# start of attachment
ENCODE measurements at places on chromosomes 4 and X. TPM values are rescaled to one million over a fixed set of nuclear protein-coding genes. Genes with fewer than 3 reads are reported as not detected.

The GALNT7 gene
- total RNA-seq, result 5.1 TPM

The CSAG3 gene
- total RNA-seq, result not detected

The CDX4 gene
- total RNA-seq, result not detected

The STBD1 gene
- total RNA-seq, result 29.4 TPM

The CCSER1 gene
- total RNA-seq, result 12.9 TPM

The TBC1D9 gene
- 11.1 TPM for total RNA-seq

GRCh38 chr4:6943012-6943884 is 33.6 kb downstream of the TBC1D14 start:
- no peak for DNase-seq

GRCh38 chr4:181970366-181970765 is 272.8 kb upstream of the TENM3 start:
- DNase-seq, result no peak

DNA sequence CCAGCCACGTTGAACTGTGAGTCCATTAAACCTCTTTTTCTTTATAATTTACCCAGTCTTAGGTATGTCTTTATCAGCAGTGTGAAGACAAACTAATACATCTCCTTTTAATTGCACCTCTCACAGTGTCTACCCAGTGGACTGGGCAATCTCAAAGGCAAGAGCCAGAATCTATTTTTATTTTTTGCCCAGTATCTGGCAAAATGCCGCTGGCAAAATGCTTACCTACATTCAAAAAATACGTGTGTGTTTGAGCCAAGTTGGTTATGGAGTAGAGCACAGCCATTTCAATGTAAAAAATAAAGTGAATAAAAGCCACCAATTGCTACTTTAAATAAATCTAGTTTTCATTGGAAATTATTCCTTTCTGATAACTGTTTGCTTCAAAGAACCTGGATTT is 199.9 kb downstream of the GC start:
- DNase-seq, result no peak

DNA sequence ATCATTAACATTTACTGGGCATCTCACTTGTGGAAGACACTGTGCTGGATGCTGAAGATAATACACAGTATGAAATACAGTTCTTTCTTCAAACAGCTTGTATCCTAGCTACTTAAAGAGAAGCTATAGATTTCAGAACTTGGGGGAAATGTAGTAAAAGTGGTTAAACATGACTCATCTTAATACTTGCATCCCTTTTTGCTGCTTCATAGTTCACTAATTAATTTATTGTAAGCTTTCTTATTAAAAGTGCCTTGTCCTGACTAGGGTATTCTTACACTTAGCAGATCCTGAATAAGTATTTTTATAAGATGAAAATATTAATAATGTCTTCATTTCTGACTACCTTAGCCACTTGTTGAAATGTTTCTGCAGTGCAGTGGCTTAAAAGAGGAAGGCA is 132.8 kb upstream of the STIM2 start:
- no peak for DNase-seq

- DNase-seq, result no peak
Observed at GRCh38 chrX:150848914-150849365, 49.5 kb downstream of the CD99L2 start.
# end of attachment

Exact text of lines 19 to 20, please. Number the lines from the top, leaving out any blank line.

- DNase-seq, result no peak

DNA sequence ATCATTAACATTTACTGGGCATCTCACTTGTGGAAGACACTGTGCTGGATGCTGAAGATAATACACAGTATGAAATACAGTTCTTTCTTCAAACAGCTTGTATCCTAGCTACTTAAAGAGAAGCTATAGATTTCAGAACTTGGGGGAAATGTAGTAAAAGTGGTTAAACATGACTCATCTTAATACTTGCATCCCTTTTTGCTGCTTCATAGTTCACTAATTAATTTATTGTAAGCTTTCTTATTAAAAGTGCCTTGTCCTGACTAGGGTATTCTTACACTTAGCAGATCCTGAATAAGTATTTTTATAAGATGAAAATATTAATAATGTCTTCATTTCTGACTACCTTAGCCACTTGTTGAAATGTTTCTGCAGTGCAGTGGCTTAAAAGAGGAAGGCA is 132.8 kb upstream of the STIM2 start: